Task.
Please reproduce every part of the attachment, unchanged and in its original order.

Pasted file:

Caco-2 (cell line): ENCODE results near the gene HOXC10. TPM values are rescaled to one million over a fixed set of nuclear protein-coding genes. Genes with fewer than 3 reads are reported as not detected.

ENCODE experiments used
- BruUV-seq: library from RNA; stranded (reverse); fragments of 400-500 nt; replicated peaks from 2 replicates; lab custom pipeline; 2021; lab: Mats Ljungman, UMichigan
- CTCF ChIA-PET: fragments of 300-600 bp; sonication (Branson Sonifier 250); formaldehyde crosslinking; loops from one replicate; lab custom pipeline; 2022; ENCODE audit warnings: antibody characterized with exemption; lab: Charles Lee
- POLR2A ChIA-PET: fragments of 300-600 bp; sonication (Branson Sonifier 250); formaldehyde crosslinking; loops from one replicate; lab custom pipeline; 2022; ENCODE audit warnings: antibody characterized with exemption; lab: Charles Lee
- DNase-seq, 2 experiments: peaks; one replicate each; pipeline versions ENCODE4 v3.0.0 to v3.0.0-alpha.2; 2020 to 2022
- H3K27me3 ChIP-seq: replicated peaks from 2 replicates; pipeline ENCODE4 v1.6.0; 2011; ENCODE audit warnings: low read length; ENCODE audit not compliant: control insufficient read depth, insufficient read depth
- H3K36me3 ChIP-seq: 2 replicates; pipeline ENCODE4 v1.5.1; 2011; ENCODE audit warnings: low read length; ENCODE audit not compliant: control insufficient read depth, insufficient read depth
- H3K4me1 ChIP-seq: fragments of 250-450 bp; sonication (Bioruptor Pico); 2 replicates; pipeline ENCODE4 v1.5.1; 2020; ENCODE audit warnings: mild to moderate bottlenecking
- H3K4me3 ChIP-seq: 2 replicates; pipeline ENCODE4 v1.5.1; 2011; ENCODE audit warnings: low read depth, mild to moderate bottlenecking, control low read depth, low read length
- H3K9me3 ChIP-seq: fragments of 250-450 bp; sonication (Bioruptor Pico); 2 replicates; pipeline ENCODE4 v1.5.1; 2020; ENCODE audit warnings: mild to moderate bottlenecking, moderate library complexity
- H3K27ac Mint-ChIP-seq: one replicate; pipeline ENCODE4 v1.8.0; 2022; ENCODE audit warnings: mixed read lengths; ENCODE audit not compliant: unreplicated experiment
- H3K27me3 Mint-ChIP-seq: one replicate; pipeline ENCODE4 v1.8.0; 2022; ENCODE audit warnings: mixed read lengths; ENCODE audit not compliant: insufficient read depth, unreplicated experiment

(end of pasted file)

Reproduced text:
Caco-2 (cell line): ENCODE results near the gene HOXC10. TPM values are rescaled to one million over a fixed set of nuclear protein-coding genes. Genes with fewer than 3 reads are reported as not detected.

ENCODE experiments used
- BruUV-seq: library from RNA; stranded (reverse); fragments of 400-500 nt; replicated peaks from 2 replicates; lab custom pipeline; 2021; lab: Mats Ljungman, UMichigan
- CTCF ChIA-PET: fragments of 300-600 bp; sonication (Branson Sonifier 250); formaldehyde crosslinking; loops from one replicate; lab custom pipeline; 2022; ENCODE audit warnings: antibody characterized with exemption; lab: Charles Lee
- POLR2A ChIA-PET: fragments of 300-600 bp; sonication (Branson Sonifier 250); formaldehyde crosslinking; loops from one replicate; lab custom pipeline; 2022; ENCODE audit warnings: antibody characterized with exemption; lab: Charles Lee
- DNase-seq, 2 experiments: peaks; one replicate each; pipeline versions ENCODE4 v3.0.0 to v3.0.0-alpha.2; 2020 to 2022
- H3K27me3 ChIP-seq: replicated peaks from 2 replicates; pipeline ENCODE4 v1.6.0; 2011; ENCODE audit warnings: low read length; ENCODE audit not compliant: control insufficient read depth, insufficient read depth
- H3K36me3 ChIP-seq: 2 replicates; pipeline ENCODE4 v1.5.1; 2011; ENCODE audit warnings: low read length; ENCODE audit not compliant: control insufficient read depth, insufficient read depth
- H3K4me1 ChIP-seq: fragments of 250-450 bp; sonication (Bioruptor Pico); 2 replicates; pipeline ENCODE4 v1.5.1; 2020; ENCODE audit warnings: mild to moderate bottlenecking
- H3K4me3 ChIP-seq: 2 replicates; pipeline ENCODE4 v1.5.1; 2011; ENCODE audit warnings: low read depth, mild to moderate bottlenecking, control low read depth, low read length
- H3K9me3 ChIP-seq: fragments of 250-450 bp; sonication (Bioruptor Pico); 2 replicates; pipeline ENCODE4 v1.5.1; 2020; ENCODE audit warnings: mild to moderate bottlenecking, moderate library complexity
- H3K27ac Mint-ChIP-seq: one replicate; pipeline ENCODE4 v1.8.0; 2022; ENCODE audit warnings: mixed read lengths; ENCODE audit not compliant: unreplicated experiment
- H3K27me3 Mint-ChIP-seq: one replicate; pipeline ENCODE4 v1.8.0; 2022; ENCODE audit warnings: mixed read lengths; ENCODE audit not compliant: insufficient read depth, unreplicated experiment